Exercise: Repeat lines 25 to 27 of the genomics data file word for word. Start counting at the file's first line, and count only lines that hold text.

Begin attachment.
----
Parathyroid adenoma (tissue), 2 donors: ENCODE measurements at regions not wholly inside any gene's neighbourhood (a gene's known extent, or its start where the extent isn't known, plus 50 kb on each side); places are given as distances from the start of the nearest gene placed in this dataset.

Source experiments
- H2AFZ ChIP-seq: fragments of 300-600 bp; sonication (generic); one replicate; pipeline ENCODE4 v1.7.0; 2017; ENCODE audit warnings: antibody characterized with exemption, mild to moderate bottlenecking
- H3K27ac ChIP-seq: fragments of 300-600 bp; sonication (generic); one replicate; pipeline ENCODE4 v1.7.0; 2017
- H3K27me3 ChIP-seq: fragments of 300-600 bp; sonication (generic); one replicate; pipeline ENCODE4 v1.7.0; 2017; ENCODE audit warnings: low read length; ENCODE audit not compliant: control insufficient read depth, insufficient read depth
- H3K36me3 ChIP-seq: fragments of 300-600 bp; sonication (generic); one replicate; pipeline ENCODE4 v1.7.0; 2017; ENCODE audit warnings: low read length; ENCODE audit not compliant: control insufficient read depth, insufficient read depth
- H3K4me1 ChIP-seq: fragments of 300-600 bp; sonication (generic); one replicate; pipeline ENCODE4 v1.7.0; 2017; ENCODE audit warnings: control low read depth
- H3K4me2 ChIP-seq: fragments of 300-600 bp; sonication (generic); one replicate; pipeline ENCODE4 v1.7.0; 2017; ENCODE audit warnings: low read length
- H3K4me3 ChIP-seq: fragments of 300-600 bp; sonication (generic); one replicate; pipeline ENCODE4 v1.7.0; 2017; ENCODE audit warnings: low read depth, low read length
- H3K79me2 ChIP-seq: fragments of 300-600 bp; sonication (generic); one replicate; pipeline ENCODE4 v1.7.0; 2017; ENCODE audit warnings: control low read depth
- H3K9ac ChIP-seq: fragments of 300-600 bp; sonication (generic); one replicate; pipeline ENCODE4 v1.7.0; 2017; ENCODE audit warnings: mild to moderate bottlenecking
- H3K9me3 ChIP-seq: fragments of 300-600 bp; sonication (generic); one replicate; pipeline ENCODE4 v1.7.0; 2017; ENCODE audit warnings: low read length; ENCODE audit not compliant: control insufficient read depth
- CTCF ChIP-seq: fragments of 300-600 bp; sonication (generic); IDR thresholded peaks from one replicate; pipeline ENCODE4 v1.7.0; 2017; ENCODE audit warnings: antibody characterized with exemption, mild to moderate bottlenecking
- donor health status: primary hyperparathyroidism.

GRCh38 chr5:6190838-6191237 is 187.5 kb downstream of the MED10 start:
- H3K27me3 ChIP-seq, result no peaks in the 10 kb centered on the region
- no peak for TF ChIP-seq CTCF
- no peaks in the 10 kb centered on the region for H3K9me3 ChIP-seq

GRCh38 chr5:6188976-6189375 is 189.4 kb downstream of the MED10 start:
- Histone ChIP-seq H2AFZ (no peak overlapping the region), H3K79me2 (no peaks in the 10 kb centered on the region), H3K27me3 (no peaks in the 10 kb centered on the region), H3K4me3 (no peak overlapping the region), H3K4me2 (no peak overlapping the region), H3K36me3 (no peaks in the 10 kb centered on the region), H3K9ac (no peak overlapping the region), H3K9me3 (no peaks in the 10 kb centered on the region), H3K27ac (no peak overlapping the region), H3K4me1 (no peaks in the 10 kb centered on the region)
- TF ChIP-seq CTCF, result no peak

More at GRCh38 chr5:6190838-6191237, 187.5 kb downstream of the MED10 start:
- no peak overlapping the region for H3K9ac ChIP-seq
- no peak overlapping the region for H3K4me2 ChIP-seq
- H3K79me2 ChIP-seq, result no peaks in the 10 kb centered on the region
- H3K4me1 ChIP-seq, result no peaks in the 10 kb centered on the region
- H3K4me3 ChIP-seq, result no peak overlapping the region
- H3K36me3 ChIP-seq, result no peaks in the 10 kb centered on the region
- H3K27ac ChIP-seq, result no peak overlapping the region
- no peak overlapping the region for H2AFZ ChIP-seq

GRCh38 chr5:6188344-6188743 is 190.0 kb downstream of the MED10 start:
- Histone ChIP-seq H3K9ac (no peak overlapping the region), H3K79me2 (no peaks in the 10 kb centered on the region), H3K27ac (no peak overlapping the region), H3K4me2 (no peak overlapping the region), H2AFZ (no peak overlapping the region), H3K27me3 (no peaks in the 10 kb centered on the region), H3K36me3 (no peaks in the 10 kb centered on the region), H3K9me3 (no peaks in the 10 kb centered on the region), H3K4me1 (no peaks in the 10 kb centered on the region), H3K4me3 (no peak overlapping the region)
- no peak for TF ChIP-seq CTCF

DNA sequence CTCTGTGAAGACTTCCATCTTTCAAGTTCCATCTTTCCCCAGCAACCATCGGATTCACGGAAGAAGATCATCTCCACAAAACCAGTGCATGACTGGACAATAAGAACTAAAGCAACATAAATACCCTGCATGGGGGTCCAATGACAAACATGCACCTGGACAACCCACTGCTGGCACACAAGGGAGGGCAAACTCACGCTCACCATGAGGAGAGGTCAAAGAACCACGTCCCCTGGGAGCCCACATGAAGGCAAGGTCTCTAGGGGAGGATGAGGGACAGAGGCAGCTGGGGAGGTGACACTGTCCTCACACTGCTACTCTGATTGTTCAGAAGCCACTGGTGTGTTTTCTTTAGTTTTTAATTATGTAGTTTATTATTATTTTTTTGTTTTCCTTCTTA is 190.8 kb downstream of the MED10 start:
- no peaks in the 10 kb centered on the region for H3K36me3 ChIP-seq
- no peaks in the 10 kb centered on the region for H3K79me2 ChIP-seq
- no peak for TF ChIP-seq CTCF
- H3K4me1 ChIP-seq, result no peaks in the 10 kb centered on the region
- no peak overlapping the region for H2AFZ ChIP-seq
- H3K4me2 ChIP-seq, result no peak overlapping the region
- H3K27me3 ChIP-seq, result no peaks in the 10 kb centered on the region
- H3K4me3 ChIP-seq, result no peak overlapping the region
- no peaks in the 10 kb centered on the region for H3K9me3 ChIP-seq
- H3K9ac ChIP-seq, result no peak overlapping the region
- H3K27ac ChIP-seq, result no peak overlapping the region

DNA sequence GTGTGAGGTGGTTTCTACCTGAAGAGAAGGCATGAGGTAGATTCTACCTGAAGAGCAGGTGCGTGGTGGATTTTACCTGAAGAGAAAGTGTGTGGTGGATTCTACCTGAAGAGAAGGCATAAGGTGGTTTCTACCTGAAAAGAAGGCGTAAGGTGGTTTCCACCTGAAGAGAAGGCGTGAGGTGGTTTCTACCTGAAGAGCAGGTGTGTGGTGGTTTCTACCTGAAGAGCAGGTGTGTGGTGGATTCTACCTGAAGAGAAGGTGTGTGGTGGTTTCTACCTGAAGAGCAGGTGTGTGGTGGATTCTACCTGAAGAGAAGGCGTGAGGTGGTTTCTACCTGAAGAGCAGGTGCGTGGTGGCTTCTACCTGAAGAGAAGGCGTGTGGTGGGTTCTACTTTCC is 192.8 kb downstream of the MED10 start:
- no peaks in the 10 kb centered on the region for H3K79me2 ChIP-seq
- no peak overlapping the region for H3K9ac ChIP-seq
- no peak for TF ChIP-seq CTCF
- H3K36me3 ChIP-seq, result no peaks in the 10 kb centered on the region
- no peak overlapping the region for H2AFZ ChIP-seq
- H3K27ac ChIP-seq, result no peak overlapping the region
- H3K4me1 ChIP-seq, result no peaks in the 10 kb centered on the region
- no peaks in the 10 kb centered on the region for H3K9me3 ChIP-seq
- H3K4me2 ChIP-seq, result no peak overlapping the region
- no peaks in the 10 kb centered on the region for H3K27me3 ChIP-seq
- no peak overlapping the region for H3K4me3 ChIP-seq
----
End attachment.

- H3K79me2 ChIP-seq, result no peaks in the 10 kb centered on the region
- H3K4me1 ChIP-seq, result no peaks in the 10 kb centered on the region
- H3K4me3 ChIP-seq, result no peak overlapping the region